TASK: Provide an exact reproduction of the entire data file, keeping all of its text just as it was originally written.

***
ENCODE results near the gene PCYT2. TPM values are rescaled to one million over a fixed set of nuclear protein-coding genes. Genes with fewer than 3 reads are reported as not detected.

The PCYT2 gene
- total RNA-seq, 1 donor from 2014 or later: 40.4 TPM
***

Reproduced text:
ENCODE results near the gene PCYT2. TPM values are rescaled to one million over a fixed set of nuclear protein-coding genes. Genes with fewer than 3 reads are reported as not detected.

The PCYT2 gene
- total RNA-seq, 1 donor from 2014 or later: 40.4 TPM